CFP: Literature of Concentration Camps World-Wide (6/30/06; collection)
The Research Group for the Study of the Literature of
Concentration Camps at Wilfrid Laurier University
seeks articles for a collective volume on the
Literature of Survivors of Concentration Camps
Whereas we take the Shoah as the paradigm from which
to establish a conceptual framework for the study of
the literature of survivors of concentration camps, we
endorse Giorgio Agamben's understanding of the
concentration camp as a "dislocating localization" set
up by the State, which represents the "hidden matrix
of the politics in which we are still living" (Homo
Sacer: Sovereign Power and Bare Life). We are
therefore open to the analysis of any type of
literature produced by survivors of a legally
sanctioned place of exclusion where the condition
inhumana forces human beings to confront the spectre
of bare life.
We are particularly interested in papers that approach
the subject from a comparative literary perspective.
Studies of texts and contexts that have not yet been
analyzed in depth and/or that challenge to the
previous study of the subject are especially welcome.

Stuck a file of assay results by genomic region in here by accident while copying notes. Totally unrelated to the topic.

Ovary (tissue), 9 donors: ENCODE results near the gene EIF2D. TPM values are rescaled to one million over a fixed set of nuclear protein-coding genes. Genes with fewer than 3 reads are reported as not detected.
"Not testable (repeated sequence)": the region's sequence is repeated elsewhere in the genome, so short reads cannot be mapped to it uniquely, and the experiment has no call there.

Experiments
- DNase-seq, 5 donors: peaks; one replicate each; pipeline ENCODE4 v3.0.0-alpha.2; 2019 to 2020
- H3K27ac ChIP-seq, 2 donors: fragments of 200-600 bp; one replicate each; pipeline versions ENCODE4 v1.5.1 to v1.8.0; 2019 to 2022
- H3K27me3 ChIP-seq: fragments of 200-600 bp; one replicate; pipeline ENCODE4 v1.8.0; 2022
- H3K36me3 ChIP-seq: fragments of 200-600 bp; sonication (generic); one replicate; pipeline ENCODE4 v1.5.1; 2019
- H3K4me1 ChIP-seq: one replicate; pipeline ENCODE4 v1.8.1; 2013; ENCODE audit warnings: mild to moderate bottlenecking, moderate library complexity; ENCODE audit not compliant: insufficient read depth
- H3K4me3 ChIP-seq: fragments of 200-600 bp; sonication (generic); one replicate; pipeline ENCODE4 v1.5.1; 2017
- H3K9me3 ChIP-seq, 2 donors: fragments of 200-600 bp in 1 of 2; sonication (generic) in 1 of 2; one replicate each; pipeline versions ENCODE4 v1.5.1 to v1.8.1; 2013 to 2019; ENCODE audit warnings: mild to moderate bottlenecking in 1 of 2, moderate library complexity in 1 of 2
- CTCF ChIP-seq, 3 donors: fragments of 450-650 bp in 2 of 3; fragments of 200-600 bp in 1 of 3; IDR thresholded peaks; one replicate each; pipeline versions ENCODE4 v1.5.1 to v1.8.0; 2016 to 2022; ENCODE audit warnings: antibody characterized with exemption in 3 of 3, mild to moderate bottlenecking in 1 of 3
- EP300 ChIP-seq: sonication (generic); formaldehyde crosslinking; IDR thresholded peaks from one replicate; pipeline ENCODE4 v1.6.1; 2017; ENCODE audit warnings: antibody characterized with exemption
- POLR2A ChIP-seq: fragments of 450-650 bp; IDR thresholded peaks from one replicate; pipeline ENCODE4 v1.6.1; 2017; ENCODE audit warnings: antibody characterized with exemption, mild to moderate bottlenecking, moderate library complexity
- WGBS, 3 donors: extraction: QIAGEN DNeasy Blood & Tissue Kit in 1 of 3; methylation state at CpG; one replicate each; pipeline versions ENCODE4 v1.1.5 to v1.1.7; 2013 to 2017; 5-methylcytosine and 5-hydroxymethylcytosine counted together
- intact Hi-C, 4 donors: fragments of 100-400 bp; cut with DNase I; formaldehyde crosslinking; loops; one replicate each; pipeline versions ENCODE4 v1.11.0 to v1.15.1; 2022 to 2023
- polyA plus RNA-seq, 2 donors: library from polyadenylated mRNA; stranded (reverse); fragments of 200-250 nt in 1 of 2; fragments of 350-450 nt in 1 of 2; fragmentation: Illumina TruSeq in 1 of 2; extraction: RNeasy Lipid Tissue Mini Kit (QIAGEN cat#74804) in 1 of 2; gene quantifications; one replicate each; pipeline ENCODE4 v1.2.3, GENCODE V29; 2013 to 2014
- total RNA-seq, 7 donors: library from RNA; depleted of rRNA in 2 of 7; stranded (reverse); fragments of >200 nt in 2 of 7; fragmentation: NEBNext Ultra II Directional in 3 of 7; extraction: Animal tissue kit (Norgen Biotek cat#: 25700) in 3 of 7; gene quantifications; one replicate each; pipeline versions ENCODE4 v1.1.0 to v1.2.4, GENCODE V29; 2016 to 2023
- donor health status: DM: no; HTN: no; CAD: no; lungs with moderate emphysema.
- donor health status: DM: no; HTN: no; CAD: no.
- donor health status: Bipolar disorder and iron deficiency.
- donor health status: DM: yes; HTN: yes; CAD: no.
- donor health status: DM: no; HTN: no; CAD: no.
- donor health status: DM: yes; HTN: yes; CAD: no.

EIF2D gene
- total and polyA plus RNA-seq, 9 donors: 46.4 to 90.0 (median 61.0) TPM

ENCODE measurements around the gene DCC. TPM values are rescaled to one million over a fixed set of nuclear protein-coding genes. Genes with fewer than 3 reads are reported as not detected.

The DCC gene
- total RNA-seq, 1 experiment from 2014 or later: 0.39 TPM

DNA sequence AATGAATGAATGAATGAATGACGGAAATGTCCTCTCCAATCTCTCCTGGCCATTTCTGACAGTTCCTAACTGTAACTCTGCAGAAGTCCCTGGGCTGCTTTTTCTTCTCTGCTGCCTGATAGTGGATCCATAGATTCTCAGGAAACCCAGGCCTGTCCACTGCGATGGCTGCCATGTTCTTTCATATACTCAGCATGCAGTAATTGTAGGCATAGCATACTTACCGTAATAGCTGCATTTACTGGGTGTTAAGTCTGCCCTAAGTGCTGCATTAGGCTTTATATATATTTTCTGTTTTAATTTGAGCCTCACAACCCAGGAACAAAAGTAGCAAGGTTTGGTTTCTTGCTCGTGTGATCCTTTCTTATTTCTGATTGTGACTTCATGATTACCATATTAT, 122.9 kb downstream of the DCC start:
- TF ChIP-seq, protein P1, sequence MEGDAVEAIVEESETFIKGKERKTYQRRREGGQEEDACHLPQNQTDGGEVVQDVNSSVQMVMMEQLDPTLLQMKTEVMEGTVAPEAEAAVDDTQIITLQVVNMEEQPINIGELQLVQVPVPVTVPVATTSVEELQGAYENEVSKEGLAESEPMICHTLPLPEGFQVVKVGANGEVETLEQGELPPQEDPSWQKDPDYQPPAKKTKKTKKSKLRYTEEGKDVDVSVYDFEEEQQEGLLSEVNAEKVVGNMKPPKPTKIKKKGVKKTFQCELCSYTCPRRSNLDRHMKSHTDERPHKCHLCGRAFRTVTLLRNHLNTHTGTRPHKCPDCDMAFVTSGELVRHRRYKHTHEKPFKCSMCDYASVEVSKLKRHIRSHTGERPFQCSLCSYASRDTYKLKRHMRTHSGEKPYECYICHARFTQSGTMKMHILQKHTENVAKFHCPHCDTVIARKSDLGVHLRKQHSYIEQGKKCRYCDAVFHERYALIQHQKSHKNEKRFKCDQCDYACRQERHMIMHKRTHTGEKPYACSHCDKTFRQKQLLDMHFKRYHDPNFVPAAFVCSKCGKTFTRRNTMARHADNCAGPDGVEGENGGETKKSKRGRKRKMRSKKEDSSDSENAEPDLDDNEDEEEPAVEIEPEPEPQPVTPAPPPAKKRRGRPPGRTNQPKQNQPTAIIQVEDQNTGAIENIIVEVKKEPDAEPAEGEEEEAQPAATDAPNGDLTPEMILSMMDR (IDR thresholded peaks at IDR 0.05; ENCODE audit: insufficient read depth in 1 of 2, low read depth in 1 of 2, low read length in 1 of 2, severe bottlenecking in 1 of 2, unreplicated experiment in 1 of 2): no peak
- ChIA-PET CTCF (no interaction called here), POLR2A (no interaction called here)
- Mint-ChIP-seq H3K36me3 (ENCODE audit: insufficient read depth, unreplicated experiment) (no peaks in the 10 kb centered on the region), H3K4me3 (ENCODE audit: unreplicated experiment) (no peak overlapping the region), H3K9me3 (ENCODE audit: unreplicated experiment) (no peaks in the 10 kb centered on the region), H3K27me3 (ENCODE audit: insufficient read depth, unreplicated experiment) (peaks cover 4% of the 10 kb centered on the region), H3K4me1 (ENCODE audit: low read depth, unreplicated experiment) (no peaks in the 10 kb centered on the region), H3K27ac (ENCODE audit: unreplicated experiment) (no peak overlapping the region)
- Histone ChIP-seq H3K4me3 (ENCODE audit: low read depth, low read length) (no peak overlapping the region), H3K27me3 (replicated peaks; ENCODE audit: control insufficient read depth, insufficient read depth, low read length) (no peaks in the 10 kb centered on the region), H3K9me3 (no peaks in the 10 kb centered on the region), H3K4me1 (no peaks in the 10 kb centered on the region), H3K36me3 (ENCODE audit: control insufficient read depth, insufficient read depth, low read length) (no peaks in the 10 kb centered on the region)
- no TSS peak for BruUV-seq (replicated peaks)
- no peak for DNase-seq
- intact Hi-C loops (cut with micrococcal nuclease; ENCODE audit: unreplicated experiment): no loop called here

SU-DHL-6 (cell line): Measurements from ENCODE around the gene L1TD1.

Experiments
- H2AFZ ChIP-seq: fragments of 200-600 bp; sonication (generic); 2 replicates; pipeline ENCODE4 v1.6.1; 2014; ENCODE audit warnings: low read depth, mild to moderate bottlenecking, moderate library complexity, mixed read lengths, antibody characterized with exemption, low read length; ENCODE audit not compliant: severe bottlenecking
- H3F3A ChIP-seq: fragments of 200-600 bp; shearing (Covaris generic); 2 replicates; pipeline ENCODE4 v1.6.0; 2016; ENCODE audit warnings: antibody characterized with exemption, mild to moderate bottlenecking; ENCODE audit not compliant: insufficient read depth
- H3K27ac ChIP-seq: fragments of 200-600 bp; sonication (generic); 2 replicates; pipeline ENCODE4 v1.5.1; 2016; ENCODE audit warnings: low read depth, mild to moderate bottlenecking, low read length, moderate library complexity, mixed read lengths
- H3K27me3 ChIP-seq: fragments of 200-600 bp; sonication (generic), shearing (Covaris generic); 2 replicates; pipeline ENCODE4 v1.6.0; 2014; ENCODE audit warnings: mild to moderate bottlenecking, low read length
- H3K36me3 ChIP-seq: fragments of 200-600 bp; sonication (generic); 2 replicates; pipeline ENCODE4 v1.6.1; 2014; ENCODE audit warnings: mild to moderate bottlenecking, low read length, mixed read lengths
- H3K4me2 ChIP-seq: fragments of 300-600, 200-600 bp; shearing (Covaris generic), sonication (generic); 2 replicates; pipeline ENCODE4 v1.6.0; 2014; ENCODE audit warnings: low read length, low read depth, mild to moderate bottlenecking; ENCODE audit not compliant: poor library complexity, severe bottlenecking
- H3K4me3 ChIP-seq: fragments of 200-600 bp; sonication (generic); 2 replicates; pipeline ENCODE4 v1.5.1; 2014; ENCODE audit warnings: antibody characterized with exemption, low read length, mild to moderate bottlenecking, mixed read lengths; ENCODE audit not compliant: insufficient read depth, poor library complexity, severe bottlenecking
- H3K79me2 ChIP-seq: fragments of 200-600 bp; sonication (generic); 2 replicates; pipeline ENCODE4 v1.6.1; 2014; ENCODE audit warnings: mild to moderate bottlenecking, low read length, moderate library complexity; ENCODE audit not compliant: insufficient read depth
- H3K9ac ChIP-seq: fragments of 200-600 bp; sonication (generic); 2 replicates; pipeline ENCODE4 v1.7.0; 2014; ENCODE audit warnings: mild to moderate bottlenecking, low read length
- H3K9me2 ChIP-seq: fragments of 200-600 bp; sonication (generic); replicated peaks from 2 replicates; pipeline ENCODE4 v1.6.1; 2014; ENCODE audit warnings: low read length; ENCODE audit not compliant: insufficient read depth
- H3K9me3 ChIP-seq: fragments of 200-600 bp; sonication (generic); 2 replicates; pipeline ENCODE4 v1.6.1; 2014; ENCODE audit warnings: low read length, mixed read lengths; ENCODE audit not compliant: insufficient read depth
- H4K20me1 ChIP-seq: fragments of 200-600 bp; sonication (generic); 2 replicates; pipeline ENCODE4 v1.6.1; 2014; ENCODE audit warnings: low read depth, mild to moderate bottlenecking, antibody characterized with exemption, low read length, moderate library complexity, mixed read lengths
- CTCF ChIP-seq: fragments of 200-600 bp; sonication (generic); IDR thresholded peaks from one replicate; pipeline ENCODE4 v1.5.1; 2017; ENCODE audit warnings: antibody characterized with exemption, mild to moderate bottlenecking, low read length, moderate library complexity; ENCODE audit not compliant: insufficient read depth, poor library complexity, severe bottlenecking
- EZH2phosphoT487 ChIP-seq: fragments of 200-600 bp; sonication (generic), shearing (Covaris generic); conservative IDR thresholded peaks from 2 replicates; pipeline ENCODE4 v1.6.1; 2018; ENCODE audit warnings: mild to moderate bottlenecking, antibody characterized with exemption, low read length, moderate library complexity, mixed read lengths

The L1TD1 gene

We also encourage interdisciplinary and
multidisciplinary approaches, drawing from
developments in such domains as philosophy, history,
psychoanalysis, politics, pedagogy and legal studies.
Possible topics include but are by no means limited
1. Comparative approaches to the literary
representation of time and space.
2. The status of the testimony (third-person
testimony, artificial memories).
3. The importance of the literature of survivors of
concentration camps for current politics.
4. Gender differences in the literature of survivors
of concentration camps.
5. Literature of survivors and ideology as strategies
6. How life "after the event" is presented and
problematized through literature.
7. Silence and writing (questions related to the
unspeakable, the importance of dreams as
representation of life before, during and after the
8. The transmission of the experience as represented
in the second and third generations.
9. Different literary genres (such as poetry, theatre
and opera) for the transmission of limit experiences.
10. The language of testimony (transmitting the
experience through a second or third language).
Manuscripts should be in English. Authors must
provide English translations of all citations not
originally in English. Please use the most recent MLA
guidelines for documentation style. Maximum Length: 20
Manuscripts in electronic version along with CV should
be send to Dr. Marta Marin at: mmarin_at_wlu.ca. Please
use the same address if you need further information.
Deadline for submissions: June 30, 2006
From the Literary Calls for Papers Mailing List
Full Information at
or write Jennifer Higginbotham: higginbj_at_english.upenn.edu
Received on Tue Apr 04 2006 - 11:03:10 EDT